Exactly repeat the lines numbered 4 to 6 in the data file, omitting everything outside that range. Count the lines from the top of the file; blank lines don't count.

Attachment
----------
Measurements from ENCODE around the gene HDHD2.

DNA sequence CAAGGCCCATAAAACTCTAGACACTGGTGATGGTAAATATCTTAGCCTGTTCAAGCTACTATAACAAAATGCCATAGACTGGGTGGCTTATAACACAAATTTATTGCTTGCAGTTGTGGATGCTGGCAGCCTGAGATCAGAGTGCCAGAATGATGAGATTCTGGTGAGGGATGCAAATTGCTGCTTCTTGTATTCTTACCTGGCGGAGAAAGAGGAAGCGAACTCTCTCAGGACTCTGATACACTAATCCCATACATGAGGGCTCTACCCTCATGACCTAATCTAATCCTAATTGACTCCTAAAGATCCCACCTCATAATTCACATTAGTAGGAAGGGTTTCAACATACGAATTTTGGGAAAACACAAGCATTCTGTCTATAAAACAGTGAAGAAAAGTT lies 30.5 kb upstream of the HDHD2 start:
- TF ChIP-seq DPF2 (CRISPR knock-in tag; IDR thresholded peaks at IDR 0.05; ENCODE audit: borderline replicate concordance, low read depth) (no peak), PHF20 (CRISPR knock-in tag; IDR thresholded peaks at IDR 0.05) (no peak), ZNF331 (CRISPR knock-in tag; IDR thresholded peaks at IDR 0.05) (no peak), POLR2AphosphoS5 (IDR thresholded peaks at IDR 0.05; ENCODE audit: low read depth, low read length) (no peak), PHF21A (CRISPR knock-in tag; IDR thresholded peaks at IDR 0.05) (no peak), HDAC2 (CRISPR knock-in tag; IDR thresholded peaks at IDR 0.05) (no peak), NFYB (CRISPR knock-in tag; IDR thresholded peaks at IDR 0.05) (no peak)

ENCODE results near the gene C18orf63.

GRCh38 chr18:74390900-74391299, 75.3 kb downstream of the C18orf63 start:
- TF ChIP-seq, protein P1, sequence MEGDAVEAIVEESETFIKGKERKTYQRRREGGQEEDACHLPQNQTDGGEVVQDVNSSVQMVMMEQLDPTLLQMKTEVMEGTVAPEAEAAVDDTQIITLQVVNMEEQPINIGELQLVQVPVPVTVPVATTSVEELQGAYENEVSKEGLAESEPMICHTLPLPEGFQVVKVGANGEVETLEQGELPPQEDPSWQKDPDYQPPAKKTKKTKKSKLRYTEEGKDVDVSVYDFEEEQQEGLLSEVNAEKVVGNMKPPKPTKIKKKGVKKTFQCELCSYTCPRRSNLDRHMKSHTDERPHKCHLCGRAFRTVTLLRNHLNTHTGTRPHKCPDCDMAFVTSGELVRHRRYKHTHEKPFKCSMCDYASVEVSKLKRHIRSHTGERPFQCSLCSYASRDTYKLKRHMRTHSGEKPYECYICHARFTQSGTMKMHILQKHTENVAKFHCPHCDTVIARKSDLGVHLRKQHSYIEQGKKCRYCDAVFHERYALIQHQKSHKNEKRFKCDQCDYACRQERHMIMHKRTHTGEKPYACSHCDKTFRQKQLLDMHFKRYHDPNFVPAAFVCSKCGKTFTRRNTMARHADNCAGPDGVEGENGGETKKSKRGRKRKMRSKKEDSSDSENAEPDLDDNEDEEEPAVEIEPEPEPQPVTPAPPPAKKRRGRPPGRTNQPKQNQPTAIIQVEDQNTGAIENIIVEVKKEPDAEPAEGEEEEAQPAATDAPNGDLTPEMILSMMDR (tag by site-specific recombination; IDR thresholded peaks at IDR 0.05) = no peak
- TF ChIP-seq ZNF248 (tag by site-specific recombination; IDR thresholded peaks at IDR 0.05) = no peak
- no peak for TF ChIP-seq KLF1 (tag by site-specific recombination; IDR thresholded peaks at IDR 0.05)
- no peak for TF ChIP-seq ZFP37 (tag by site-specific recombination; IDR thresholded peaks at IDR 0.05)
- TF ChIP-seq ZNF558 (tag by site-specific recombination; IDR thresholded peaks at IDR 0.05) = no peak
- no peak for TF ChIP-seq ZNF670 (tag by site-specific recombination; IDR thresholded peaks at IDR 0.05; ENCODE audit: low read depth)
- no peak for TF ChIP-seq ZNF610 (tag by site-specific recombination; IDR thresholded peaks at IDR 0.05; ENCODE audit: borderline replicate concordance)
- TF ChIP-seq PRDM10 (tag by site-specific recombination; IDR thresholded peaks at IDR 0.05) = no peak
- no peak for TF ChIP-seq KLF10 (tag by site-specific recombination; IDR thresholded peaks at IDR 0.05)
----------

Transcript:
ENCODE results near the gene C18orf63.

GRCh38 chr18:74390900-74391299, 75.3 kb downstream of the C18orf63 start:
- TF ChIP-seq, protein P1, sequence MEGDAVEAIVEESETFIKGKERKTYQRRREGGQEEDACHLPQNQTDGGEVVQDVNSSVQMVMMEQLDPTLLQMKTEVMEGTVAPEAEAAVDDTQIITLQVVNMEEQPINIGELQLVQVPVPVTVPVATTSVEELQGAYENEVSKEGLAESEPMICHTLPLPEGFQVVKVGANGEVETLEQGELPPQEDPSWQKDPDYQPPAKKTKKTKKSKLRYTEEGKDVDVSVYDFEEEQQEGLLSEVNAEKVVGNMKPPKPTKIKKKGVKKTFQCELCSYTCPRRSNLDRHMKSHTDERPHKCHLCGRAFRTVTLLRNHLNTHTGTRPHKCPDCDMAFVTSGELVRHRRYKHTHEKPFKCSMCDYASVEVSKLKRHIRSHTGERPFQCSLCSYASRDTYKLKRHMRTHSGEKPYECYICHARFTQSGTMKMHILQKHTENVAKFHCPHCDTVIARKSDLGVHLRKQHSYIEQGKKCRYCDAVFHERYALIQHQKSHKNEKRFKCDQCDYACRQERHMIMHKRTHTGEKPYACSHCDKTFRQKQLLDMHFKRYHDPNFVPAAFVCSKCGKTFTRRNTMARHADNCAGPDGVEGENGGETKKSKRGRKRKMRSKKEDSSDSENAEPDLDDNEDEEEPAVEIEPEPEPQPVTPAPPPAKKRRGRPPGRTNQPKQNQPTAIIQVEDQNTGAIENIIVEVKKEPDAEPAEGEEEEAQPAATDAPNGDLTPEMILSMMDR (tag by site-specific recombination; IDR thresholded peaks at IDR 0.05) = no peak